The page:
Anger, if left unresolved, can turn into hate, which is one of the worst states that we have. Hate destroys nations. Hate can destroy a civilization. Hate feeds on hate and is a cycle that’s hard to break. We don’t have to look far to find incidences of it all around us. We see it on the news, we see it spewing from noxious TV and radio personalities (T…p), we hear it in music, and in games. We are surrounded by it, but we don’t have to succumb to it.
Anger Leads to Suffering
Succumbing to it leads to suffering. This is the state of some countries right now. It’s sad, and the cycle is hard to break. I’m not going to stand on a pulpit and say that mindfulness is a cure-all, but it can open a door to seeing things in a different perspective, and seeing your thoughts for what they are…just…thoughts…like scenes in a movie. Nothing more.
We need to learn to separate ourselves from our thoughts. We need not identify and become our thoughts. This is something that, with practice, can free us from the bonds of simply living reactive lives, and put us on the path to controlling our own perception. In doing so, we can choose emotion instead of emotion choosing us.
The first step in learning how to control anger is to realize how seductive anger is. When you practice mindful techniques, one of the benefits is that you’ll be able to see anger before it consumes you. You’ll see the spark because you’ll have been training your mind to stay in the present moment. You will see your own patterns. From that perspective, controlling anger will become much easier, and as you go deeper, you’ll find that it also can get more illusive.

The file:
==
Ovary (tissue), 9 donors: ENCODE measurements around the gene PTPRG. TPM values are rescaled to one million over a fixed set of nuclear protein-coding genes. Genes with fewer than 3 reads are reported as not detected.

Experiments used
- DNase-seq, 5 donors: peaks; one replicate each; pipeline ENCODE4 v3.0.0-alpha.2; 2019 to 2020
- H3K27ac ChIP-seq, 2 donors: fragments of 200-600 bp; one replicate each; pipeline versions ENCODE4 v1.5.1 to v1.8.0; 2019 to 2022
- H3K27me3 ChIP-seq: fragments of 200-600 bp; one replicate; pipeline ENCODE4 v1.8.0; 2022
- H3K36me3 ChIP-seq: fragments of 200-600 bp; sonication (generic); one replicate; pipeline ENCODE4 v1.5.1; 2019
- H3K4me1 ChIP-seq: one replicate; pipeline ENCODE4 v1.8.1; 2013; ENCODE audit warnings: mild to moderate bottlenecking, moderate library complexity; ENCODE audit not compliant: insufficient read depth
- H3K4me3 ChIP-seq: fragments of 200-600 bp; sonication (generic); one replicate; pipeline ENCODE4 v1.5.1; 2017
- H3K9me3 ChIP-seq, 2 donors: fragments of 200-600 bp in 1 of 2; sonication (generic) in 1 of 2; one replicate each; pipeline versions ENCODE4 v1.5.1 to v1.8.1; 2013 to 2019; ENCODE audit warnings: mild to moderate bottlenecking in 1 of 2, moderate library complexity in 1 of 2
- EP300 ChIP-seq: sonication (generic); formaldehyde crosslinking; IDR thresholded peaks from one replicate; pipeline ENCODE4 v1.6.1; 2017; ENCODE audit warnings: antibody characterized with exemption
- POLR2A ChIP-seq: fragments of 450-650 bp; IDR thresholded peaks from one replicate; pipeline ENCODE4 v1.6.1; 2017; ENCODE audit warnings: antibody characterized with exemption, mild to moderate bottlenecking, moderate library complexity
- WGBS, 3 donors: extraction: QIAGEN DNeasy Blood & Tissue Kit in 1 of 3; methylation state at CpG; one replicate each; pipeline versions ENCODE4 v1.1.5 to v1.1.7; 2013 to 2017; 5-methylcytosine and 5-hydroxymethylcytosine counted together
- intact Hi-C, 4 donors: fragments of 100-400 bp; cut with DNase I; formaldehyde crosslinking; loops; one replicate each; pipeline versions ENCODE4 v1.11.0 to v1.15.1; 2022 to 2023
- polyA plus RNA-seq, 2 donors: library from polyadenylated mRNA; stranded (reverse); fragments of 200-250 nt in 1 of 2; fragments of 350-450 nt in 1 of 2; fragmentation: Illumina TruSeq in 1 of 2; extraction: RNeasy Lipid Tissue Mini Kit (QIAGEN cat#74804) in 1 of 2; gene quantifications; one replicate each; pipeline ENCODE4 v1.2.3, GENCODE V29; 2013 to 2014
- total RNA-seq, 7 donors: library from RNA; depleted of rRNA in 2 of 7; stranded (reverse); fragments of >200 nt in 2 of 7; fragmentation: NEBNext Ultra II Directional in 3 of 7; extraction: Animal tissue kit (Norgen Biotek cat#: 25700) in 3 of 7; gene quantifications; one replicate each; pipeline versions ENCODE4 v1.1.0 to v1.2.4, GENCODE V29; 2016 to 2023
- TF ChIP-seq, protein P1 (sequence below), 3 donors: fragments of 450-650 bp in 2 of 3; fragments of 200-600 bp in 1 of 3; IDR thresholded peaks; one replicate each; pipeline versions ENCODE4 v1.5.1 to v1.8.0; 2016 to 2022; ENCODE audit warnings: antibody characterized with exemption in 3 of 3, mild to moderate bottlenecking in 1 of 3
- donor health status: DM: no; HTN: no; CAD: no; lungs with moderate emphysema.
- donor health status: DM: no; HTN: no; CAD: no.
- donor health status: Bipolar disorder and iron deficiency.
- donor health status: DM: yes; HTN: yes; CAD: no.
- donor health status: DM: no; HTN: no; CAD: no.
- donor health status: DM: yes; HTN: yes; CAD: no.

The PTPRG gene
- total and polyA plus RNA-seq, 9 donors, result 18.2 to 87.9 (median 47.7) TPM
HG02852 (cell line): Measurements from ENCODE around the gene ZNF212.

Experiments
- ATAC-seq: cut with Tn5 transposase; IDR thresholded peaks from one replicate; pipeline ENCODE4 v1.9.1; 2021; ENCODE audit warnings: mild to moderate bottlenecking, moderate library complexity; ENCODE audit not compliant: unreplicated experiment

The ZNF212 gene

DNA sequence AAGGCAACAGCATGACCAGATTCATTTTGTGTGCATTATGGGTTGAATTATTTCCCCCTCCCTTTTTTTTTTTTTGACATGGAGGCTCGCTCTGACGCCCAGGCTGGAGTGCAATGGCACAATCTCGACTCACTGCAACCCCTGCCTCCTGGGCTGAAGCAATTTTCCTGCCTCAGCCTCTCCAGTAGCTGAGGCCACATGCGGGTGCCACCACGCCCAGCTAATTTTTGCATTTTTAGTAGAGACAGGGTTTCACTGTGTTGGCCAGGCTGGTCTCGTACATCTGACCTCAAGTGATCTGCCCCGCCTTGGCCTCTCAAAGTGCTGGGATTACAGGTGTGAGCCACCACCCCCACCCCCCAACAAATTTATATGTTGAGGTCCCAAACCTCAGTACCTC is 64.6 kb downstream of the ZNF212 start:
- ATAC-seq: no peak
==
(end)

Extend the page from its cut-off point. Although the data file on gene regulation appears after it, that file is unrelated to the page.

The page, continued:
Practice makes perfect, just don’t get attached to the idea of perfection 😛
I’d recently found a course that deals with anger from a mindful perspective. It’s honestly the best course I can recommend for anger management using mindfulness. I’m not a medical professional, I’ll stay on the good side of the alphabet agencies by saying that it probably won’t work for everyone. That said, it’s worth a shot. It worked for me in many, many ways.
How to Beat Anger Using Mindful Anger Managment
Here’s a quick tip for you if you don’t want to buy anything. We’ve agreed that anger is a pretty conditioned response. Here’s a good way to disarm it.
The next time you are angry about something, STOP and listen to your mind. What is it saying. If you can, write it down and keep a log of what pisses you off and how you feel about it.
Your anger response lasts about 10 seconds, give or take. If you can feel when you are getting angry, just stop and breathe deeply for twenty seconds until you feel the anger go away. If the anger doesn’t leave, you are ruminating, and that takes a bit more to work on.
Do this when you feel angry.
- Stop and watch your thoughts.
- Begin to breathe deeply, like 7-11 breathing.
- Breathe in for a count of 7 and out for a count of 11.
- Do this for a minute.
- Think of something that you’re grateful for. (this diffuses anger)
- Stop when you feel calmer. (this breath technique will trigger the relaxation response.)
- Go about your day all chill like, and throw on a pair of sandals and Jimmy Buffet lol
At any rate, if you do have issues with anger, know that it’s not who you are. It’s a conditioned reaction, nothing more. You can do something about it, and I’ll tell you that life is WAY better when you’re chill!